NB: This is part of a series of articles exploring the latest Horizon Report. Next: Key Challenges


Jesse Lee Eller: Mapping the Way to Successful Learner-Centric Design

June 2, 2014

Many of us try to open doors for learners. Jesse Lee Eller, a trainer-teacher-learner whose instructional-design efforts always strive to keep learners front and center in the process, uses those doors in a somewhat different way: to create low-tech high-impact storyboarding maps that keep all of us who are working with him on track in our collaborative instructional-design efforts.

“I’m a visual learner,” he explained when he recently introduced me to his innovative way of assuring that learners remain at the center of all that we do together. “These charts help me keep track of everything we’re doing.”

Eller--Door[1]--2014-05-20Eller’s tools to sketch flexible first-draft storyboards of learning modules are wonderfully simple. He starts with a blank door in his studio/apartment, post-it notes, felt pens, and, when the process advances a bit, pieces of tape and large sheets of paper that most of us more frequently use as flip-chart paper with sticky backing. In the early stages of the process, he prints out text from Word documents provided by his subject matter experts, cuts the text into pieces that can be taped to his door to show where they will be incorporated into online lessons under development, and places post-it notes with questions he expects to address as he completes his part of the instructional-design process for online learning modules.

Once he has arranged and rearranged the notes on a door, he begins to formalize and reassemble the map he is creating by transferring it onto the pages of flip-chart paper that are connected into a continuous top-to-bottom sheet to be hung on those same doors and shared with his instructional-design partners.

What helps maintain the focus in his design process are the headings he jots onto those top-to-bottom sheets reflecting his own commitments to facilitating learning and supporting learners: “Hook ME! Get my attention,” “What Do We Already Know?”, “Where Are We Going? (What’s in It for Me?)”, “New Info,” “Example/Show Me!,” “Assessment,” and “Summary.” Those headings provide the working space for efforts that eventually produce storyboards to be used by his partners creating online videos and other instructional materials. And this is where the process begins to feel familiar, for the headings unintentionally mirror several of the nine “events of instruction” that Robert Gagné outlines in The Conditions of Learning (p. 304): “Gaining and controlling attention,” “Informing the learner of expected outcomes,” “Stimulating recall of relevant prerequisite capabilities,” “Presenting the stimuli inherent to the learning task,” “Offering guidance for learning,” “Appraising performance,” and “Insuring retention.”

Engaging with Eller and his instructional-design door hangings can be wonderfully stimulating. Where many of us understand and apply the guidelines that Gagné and others have provided, Eller’s questions and prompts continually remind us that we need to foster engagement with learners if we’re going to serve our learners well. Seeing that reminder to “Hook ME!” consistently reminds us that if we don’t immediately provide an engaging invitation to the learning experiences we are preparing, our learners will see our products as just another set of exercises to complete, set aside, and forget the moment they have completed a lesson. “Hook ME!” provides one of the most important reminders we can receive at any stage of learning development: we’re writing to an audience we need to keep in mind; that audience has plenty of competing calls for its attention; and we must be competitive in attracting members of that audience to what they, those for whom they work, and those they ultimately serve in their workplaces expect us to facilitate—meaningful, useful, and memorable learning experiences.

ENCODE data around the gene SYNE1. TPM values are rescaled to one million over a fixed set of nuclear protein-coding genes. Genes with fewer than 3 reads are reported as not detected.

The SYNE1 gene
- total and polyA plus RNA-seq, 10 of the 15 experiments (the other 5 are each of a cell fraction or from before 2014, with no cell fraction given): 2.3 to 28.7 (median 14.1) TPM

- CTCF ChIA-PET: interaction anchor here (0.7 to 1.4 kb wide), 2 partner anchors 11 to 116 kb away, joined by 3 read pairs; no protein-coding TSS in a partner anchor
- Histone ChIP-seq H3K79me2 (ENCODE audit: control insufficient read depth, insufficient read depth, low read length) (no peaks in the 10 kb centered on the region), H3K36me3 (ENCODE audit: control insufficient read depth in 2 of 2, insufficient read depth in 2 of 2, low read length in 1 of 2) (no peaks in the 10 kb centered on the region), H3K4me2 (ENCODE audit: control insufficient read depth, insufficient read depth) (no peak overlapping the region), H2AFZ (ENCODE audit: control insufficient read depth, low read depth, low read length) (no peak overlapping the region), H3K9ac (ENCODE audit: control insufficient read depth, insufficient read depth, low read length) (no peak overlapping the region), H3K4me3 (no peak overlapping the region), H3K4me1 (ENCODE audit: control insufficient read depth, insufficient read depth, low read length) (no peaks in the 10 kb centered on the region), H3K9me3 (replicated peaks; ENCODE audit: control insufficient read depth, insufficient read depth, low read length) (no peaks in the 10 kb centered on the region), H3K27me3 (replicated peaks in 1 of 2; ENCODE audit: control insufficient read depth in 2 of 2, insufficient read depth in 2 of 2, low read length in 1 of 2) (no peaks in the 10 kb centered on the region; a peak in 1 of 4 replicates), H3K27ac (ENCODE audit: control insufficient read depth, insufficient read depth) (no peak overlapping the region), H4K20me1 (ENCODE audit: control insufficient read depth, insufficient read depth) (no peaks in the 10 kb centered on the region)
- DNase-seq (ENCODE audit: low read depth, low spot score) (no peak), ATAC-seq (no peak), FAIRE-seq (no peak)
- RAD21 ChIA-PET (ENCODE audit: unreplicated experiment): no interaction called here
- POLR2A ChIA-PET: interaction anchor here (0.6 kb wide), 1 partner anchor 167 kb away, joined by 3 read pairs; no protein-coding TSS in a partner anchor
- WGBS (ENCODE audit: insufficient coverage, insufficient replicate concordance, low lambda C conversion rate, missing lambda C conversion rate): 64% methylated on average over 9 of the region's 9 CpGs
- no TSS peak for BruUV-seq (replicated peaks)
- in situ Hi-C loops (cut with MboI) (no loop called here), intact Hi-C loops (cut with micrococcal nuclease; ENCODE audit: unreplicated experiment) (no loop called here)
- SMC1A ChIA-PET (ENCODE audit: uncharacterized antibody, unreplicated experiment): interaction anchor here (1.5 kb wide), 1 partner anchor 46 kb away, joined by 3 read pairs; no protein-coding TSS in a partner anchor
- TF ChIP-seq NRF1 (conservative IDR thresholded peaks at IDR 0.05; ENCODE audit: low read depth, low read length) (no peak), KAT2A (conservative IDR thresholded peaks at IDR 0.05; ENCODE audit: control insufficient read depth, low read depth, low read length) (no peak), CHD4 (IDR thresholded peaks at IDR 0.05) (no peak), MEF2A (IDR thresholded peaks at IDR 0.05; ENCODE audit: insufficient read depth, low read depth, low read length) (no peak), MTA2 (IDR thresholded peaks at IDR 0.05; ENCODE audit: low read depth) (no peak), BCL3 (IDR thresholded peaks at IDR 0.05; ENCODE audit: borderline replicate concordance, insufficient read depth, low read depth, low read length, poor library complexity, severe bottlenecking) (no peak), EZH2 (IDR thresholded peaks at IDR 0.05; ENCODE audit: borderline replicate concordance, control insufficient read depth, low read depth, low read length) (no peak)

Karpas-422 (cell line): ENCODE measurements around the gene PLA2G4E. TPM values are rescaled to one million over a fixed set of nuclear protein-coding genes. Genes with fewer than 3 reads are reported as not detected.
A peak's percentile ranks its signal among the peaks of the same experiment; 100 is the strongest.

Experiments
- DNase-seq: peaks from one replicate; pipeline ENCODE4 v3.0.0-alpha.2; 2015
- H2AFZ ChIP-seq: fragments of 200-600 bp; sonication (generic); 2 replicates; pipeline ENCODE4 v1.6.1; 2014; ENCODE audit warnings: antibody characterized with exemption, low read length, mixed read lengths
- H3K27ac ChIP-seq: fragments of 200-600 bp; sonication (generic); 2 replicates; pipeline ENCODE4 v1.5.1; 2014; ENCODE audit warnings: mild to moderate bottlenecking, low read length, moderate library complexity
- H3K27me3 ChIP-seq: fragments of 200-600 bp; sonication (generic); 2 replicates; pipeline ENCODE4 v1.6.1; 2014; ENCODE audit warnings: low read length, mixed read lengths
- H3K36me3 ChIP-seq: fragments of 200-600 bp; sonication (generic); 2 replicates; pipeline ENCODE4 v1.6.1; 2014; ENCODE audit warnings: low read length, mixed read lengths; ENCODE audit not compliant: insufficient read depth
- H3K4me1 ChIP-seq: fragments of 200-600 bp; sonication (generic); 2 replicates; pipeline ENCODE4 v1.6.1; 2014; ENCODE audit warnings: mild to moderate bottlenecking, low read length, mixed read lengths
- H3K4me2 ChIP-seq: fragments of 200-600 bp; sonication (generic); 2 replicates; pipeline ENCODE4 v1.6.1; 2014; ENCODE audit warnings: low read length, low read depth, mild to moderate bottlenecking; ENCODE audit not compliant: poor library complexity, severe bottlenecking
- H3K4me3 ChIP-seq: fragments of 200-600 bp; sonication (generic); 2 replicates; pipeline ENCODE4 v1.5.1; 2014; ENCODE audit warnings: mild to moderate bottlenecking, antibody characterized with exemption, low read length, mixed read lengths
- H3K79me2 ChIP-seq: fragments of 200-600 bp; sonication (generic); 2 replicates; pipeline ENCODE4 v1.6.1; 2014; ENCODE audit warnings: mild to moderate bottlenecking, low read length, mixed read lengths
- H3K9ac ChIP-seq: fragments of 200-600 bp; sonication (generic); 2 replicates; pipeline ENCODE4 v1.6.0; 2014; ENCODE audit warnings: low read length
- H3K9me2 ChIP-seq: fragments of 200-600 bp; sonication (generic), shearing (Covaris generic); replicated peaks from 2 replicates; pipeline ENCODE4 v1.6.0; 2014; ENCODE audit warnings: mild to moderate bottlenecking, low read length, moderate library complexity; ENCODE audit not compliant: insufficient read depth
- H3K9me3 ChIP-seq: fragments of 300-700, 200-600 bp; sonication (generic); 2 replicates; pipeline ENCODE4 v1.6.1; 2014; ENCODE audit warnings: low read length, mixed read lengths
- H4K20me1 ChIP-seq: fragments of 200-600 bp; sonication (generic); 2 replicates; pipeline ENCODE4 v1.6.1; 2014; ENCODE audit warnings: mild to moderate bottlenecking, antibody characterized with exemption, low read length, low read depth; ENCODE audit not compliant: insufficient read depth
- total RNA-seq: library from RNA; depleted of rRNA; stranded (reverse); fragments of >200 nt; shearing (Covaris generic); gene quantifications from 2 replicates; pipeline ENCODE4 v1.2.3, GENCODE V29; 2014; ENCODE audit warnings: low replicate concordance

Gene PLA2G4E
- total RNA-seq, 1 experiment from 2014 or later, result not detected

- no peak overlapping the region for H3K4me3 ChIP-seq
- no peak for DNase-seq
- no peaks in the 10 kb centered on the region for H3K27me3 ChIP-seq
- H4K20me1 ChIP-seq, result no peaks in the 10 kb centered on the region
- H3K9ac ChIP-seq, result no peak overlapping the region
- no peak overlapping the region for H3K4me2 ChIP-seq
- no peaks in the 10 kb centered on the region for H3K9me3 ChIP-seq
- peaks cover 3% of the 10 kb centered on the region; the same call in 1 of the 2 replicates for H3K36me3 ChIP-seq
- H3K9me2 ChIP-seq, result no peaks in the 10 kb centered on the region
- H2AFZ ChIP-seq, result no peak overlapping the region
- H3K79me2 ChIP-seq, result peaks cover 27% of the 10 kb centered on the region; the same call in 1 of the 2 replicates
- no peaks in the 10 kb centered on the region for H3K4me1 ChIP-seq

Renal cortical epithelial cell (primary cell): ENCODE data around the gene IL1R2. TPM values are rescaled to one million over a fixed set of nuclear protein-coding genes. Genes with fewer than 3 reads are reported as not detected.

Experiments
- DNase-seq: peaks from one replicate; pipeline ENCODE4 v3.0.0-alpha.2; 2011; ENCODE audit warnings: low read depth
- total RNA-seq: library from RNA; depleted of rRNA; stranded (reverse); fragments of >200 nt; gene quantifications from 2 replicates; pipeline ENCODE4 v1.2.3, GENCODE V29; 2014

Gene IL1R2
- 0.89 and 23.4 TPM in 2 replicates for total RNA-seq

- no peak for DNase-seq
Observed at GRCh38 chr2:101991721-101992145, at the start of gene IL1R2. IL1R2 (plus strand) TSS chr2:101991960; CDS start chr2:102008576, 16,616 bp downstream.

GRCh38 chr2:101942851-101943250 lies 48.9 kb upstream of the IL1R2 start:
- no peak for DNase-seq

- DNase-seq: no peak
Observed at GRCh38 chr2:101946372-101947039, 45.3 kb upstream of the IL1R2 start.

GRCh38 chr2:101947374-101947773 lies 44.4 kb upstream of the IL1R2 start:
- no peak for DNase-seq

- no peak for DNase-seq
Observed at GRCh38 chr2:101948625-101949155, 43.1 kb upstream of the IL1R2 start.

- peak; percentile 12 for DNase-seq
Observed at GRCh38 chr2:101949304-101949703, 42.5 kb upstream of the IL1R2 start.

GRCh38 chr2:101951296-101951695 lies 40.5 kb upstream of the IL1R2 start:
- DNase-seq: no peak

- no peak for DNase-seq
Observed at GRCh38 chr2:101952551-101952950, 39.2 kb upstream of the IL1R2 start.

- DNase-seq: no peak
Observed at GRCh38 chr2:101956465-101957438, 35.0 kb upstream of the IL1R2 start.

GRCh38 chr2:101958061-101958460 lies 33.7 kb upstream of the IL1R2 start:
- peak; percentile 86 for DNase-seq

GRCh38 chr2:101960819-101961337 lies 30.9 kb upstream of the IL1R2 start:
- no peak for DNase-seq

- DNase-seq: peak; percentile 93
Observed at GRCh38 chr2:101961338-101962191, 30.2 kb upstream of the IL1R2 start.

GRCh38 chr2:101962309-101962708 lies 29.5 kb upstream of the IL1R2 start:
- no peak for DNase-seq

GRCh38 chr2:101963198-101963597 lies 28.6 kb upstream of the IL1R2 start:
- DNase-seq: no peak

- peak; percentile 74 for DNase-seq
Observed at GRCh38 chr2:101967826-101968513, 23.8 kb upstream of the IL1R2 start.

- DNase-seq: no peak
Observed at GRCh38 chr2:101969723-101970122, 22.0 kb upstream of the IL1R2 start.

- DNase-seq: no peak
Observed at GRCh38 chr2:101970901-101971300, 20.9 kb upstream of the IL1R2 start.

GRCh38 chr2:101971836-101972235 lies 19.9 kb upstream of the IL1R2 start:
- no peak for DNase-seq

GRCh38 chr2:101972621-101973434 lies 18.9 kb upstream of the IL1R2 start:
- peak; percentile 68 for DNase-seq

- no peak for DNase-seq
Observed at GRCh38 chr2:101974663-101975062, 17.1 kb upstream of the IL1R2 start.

Eller--Door[2]--2014-05-20It takes a bit of time to completely appreciate how flexible and useful Eller’s system actually is. Looking at the text and post-it notes on the doors throughout his studio immediately and implicitly reminds us that the early stages of storyboarding require lots of thinking and rethinking, so the convenience of being able to move blocks of text and comments on post-it notes around keeps us from locking ourselves into a specific plan of action too early in the design process. Moving those blocks of text, notes, and headings onto large sheets of paper that can be hung on doors or walls moves us a bit closer to developing a useable roadmap for the learning experiences we are crafting; it also proves to be amazing resilient as a way of making information available to others: collaborators working with Eller in his studio can easily contribute to the process by moving elements around on the sheets of paper; those who are responsible for transferring those rough drafts into PowerPoint slides to further finesse the storyboarding process can physically carry the rolled-up sheets to paper to their own offsite workspaces. And those of us who don’t have time to visit Eller’s studio to retrieve the rolled-up sheets of paper can access them through digital photos Eller quickly takes and forwards as email attachments. Having seen one of those door-hung maps and becoming familiar with the instructional-design process it represents, most of us can easily keep one sample in our own workspace and use it to format text provided by subject-matter experts for other learning modules.

The door-hangings that Eller and those of us collaborating with him are using may not replace the posters, photographs, and artwork we hang to stimulate our creativity in our workspaces. But creating and developing those rudimentary and flexible storyboard templates upon our doors provides an effective reminder that doors to learning can be used in many different creative ways to serve our learners well.